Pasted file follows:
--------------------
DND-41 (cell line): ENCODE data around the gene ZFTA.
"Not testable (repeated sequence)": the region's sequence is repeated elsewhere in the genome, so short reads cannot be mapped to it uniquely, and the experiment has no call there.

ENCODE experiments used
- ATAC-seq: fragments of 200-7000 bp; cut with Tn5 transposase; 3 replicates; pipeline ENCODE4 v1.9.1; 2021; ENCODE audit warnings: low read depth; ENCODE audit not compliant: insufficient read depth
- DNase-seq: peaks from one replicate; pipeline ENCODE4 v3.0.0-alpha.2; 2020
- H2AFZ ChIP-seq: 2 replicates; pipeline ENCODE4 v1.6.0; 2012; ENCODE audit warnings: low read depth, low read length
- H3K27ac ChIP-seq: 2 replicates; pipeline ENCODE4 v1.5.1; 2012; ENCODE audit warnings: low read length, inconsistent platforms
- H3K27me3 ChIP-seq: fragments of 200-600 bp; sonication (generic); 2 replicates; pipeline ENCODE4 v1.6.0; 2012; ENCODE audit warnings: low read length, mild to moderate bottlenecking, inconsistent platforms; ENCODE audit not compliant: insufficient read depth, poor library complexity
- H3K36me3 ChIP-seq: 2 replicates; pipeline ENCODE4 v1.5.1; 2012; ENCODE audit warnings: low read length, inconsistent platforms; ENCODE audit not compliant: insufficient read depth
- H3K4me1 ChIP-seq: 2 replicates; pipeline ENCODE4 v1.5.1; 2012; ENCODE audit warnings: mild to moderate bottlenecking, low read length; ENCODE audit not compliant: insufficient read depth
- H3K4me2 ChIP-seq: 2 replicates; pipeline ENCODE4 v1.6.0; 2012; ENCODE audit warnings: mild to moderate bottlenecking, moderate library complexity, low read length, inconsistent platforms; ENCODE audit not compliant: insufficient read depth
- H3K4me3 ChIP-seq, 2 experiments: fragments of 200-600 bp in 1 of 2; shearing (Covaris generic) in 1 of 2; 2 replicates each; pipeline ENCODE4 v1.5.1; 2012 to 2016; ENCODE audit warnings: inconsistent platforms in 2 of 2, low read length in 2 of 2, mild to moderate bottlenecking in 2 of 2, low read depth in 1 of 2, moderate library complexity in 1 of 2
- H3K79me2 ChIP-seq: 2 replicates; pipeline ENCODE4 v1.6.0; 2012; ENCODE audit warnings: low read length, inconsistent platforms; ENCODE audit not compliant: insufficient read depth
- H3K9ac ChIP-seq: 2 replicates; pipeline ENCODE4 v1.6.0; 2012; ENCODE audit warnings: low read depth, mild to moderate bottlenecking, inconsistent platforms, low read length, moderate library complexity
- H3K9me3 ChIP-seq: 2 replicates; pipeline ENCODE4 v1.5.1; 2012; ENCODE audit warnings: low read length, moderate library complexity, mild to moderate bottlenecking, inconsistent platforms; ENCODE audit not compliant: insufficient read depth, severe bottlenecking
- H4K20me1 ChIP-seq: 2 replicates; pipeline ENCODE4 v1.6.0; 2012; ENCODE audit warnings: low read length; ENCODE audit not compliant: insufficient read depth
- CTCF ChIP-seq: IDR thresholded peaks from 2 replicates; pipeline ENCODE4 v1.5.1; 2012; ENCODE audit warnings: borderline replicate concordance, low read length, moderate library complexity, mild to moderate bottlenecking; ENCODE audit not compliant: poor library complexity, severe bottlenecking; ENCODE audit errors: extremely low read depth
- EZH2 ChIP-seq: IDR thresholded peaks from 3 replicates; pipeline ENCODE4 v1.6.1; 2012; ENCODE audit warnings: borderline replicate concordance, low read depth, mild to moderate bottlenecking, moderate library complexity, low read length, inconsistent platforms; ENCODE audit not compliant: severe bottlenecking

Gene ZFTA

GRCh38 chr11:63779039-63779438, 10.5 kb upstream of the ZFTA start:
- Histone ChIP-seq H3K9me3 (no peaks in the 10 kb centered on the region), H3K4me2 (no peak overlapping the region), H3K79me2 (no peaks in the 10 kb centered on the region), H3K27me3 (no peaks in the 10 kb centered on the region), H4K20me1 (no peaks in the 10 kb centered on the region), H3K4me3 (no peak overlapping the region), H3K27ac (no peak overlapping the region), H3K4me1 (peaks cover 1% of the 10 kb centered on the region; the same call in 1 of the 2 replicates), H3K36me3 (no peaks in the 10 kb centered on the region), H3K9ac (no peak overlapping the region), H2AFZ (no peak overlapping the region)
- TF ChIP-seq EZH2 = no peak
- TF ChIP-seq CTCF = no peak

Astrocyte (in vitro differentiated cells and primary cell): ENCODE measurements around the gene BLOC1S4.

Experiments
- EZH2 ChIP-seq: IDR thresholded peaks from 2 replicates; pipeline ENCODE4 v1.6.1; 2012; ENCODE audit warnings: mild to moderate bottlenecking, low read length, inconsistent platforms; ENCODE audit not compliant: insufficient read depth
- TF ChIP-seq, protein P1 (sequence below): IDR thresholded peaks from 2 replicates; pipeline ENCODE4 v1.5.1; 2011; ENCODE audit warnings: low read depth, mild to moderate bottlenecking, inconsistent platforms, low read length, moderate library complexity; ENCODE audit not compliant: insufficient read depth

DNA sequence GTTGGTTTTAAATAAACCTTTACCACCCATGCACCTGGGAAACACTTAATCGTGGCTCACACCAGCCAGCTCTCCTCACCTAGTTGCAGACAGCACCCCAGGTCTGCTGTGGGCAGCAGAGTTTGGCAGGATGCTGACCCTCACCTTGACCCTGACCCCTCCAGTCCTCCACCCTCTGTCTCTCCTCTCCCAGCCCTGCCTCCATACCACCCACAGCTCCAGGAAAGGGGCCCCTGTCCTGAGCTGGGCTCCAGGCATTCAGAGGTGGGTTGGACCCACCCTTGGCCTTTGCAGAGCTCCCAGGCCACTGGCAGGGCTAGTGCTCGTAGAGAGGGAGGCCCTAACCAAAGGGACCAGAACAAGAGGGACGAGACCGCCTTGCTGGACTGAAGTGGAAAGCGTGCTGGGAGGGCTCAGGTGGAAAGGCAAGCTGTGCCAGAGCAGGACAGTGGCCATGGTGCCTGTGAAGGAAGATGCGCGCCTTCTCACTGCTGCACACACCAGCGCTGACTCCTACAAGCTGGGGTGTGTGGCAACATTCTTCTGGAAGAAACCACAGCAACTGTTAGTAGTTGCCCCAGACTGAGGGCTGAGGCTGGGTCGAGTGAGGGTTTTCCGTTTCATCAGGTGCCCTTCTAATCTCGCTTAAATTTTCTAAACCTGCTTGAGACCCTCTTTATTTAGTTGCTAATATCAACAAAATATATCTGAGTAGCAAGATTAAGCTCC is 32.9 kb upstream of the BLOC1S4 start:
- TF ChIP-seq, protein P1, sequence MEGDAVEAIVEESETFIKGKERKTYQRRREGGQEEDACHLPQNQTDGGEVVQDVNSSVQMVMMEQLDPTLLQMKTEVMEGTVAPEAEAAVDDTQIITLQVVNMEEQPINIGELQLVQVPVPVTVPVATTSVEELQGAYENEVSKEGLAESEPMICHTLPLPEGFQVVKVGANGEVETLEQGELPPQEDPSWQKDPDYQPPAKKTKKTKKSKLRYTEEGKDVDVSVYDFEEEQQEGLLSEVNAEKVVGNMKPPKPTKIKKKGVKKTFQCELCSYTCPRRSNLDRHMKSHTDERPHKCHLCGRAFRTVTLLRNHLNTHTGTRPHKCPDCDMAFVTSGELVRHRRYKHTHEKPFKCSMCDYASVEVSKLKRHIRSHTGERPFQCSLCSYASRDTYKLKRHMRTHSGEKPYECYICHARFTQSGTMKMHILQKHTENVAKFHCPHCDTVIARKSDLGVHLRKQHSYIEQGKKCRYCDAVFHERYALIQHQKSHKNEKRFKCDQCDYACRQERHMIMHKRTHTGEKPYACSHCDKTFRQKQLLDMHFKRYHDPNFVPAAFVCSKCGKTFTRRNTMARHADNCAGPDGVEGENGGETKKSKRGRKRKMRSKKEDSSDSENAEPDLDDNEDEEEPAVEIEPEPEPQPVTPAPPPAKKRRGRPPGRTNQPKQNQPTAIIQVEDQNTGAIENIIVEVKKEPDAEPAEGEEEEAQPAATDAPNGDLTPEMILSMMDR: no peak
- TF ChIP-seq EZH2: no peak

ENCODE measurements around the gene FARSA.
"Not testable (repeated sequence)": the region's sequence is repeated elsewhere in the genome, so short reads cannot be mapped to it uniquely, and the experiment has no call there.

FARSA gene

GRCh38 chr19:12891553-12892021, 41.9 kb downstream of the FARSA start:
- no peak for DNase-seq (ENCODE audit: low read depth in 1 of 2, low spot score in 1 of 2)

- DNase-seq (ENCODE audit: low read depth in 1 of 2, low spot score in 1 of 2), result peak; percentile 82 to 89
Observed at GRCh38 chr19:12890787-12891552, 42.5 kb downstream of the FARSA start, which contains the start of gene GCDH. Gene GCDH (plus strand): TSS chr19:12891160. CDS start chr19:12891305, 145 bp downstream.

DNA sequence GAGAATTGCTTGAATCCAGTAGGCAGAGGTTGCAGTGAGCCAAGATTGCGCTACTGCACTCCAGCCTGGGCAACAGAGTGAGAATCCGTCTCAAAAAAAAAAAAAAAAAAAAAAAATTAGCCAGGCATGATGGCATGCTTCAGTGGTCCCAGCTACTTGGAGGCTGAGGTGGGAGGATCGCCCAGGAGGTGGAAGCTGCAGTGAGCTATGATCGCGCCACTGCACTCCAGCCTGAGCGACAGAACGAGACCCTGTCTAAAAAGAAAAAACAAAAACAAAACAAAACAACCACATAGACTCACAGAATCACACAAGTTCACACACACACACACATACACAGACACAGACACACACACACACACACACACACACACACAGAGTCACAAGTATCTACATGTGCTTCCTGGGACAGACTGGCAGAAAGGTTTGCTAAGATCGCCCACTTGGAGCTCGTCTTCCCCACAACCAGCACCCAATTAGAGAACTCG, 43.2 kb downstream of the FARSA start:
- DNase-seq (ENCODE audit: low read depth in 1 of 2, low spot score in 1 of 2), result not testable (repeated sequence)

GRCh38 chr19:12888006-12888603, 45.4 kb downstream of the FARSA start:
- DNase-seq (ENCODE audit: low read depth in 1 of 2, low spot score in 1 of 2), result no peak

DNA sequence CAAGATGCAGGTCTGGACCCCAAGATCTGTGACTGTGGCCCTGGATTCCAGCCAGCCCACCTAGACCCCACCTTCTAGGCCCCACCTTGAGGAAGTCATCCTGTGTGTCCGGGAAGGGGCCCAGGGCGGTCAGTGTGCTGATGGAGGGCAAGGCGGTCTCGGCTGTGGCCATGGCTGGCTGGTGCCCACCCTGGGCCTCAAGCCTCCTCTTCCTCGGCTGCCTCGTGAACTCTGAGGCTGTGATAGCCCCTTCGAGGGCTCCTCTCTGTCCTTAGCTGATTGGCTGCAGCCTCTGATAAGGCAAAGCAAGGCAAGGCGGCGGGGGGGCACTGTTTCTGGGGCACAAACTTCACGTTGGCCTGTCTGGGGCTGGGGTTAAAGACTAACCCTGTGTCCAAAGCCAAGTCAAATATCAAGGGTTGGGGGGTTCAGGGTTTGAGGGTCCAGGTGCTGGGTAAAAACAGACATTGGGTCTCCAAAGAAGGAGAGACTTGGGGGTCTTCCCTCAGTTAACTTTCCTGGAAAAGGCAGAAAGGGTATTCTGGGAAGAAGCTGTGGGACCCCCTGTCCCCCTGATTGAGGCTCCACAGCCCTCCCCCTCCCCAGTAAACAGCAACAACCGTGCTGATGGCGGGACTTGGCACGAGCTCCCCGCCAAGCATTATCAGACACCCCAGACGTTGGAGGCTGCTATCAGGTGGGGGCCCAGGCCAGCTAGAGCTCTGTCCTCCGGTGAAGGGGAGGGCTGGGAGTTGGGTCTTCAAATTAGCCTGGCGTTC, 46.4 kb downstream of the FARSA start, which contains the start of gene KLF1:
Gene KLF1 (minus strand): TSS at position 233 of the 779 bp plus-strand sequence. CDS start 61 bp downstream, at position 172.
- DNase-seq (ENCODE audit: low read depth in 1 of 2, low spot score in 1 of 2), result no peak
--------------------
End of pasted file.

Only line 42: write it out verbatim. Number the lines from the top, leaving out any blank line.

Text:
DNA sequence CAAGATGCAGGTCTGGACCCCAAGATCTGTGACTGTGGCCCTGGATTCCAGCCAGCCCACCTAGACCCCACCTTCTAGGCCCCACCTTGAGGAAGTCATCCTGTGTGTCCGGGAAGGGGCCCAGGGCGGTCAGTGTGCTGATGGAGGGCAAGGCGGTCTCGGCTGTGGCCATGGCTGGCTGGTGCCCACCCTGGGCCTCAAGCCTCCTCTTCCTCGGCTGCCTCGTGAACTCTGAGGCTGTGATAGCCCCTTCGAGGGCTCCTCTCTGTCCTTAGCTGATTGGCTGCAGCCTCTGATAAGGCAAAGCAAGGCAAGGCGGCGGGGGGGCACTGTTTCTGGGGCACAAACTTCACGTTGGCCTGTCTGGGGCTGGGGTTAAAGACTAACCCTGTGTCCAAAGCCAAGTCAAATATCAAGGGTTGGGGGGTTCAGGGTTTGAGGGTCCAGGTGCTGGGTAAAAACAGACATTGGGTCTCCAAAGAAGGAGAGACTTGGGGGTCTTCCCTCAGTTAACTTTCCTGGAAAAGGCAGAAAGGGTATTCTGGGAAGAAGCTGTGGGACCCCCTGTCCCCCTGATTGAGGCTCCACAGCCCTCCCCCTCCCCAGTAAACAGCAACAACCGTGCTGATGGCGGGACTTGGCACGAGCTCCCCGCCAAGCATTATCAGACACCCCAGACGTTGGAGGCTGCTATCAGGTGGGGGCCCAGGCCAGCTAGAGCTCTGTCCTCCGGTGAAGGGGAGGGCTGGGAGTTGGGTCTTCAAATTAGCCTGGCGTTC, 46.4 kb downstream of the FARSA start, which contains the start of gene KLF1: